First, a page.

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Magistrate found to be neglecting her pet dogs severe skin condition

Magistrate found to be neglecting her pet dogs severe skin condition

Both dogs were found to be suffering from a severe skin disease which had left them bald, or nearly bald, and with thickened skin.

A defendant who sat as a Magistrate for over 30 years was convicted, along with her daughter, for causing unnecessary suffering to her two West Highland white terriers. She had presided our cases of cruelty and neglect, where she had commented that she didn't like animal neglect.

Choosing DIY treatment over continuing vet tests

Dog with severe skin condition © RSPCA The defendants had owned the dogs since they were puppies. The first dog developed skin issues as a puppy and had been taken to a vet where she underwent tests to establish the cause and treat the condition. However, in the owner's opinion, the veterinary treatment didn't work and they didn't return her to the vets.

Rather than seeking the opinion or diagnosis of an alternative vet they opted to self-diagnose and self-treat. This clearly didn't work and the dog deteriorated to the state she was found in.

It was instantly obvious how bad the skin conditions were

One of our inspectors said she could smell the dogs as soon as she went into the house. She was shocked by the severity of their fur loss and skin conditions. The dogs were constantly rubbing and scratching themselves in discomfort to the point of making themselves bleed.

Both dogs had the appearance of being much older than three-years-old. The first dog was wearing a grubby baby's jumper which smelt awful. The mother put this on her to try to stop her skin from bleeding. For two years she had remained untreated, two-thirds of her young life. The second dog had never been taken to a vet for her skin problems and yet both dogs were insured making their appalling state even more unnecessary and avoidable.

The inspector took the dogs for examination by a vet. The vet found that they both had lichenified (thick and leathery) skin. The second dog shook her head and scratched throughout the examination and gnawed at her legs and body. Her feet were reddened with a mild abrasion.

Gruby baby jumper used to cover up dog's skin condition © RSPCA As the grubby grey baby jumper was gently removed from the first dog, it became apparent that it was stuck to her skin. It was particularly bad around her armpits, front legs and chest. Her ear canals had a crusty discharge and her skin was likened to 'elephant hide'.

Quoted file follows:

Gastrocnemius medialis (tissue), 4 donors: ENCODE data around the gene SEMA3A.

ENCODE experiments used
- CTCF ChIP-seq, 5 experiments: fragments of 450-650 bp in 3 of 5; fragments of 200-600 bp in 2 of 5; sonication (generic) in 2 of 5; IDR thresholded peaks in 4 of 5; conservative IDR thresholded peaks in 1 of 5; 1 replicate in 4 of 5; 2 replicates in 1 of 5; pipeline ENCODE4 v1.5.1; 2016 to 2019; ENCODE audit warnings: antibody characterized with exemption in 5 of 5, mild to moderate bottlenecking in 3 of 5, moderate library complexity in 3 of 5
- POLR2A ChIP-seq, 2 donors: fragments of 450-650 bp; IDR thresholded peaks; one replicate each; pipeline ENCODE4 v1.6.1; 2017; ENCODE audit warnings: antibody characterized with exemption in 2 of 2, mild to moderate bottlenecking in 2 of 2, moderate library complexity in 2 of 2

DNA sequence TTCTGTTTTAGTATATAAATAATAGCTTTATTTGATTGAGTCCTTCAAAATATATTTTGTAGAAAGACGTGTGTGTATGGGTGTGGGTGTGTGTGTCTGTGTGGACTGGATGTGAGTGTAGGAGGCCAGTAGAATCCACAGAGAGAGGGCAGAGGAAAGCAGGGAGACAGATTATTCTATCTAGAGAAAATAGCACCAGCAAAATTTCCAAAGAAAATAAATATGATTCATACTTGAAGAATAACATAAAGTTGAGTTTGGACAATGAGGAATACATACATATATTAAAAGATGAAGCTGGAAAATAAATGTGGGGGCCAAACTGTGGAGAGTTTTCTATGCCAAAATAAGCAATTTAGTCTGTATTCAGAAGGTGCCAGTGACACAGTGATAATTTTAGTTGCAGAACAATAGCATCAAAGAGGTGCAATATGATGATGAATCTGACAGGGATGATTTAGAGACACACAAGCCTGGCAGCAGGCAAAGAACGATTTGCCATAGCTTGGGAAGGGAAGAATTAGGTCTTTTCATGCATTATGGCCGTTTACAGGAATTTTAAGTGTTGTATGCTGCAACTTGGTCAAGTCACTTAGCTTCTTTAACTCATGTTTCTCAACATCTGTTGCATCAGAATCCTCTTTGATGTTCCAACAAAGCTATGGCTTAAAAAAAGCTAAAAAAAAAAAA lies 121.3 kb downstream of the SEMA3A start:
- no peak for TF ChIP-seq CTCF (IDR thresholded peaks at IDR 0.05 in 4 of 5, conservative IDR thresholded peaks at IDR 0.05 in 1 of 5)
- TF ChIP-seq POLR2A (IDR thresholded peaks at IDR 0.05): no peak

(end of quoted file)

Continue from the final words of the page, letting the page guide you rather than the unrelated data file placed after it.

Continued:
Blood and skin samples were taken and the dogs remained at the veterinary surgery to receive treatment. The results found the first dog was allergic to house dust mites and the second dog to certain food. Both dogs also had secondary bacterial infections.

The vet concluded both dogs had suffered for many months due to the long term skin inflammation and irritation. He was of the opinion that the condition had been present for months or even years. The inflammation present showed that the condition was chronic in nature.

Skin improved after proper treatment

Dog looking better after treatment © RSPCA Two weeks later, after treatment had commenced, both dogs had improved markedly. Their skin was no longer scaly and there were no significant areas of inflammation. Some hair had started to grow back and they were no longer scratching or shaking their heads.

The magistrate wouldn't accept the dogs suffered, saying that they were the most looked after dogs there are. When interviewed she said the treatment they'd been given by their vet didn't work, so they stopped going and instead self-treated following research from the internet. This didn't work either. She confirmed the first dog had had her skin condition since she was six-eight months old and the second since she was 10 months old.

She accepted she was responsible for not meeting the needs of the dogs but didn't accept that the dogs were suffering or that she was responsible for any suffering. When asked, she confirmed she wouldn't have taken the dogs to the vet had our inspector not attended. The second defendant refused to be interviewed.

Disregarded vet advice

Our inspector said:

I observed the dogs constantly shaking their body, constantly scratching themselves and in the first dog's case to the point of making herself bleed. It was relentless and it clearly showed just how uncomfortable and irritated they were by their conditions.

A new treatment plan was put in place and the vet advised that the first dog needed to be brought back 7-10 days later but that never happened.

[The magistrate] said she didn't think the vet treatment was working so decided to self-treat the condition after seeking advice from the internet and friends instead.

When the second dog started to get similar symptoms she was never taken to the vet. This is despite both dogs having 'ultimate' Petplan insurance which could have covered the treatment.

She added:

I hope the message that comes from this case is that if your pet has any health problems, you must not use or rely on the internet to try and self-diagnose and treat your pet but seek the professional and qualified advice and treatment of a vet. If money is an issue, there are vets out there for those on a low income.

The severity of the skin conditions and fur loss suffered by these dogs was the worst I've seen in my 15-year career. They were in an absolutely shocking state.

Case outcome

Following a trial, the defendants were both found guilty and convicted of causing unnecessary suffering to the dogs by failing to provide proper and necessary veterinary care and attention for their chronic and severe skin conditions. They were both disqualified from keeping dogs for five years, sentenced to 200 hours of unpaid work and ordered to pay £500 in costs each.

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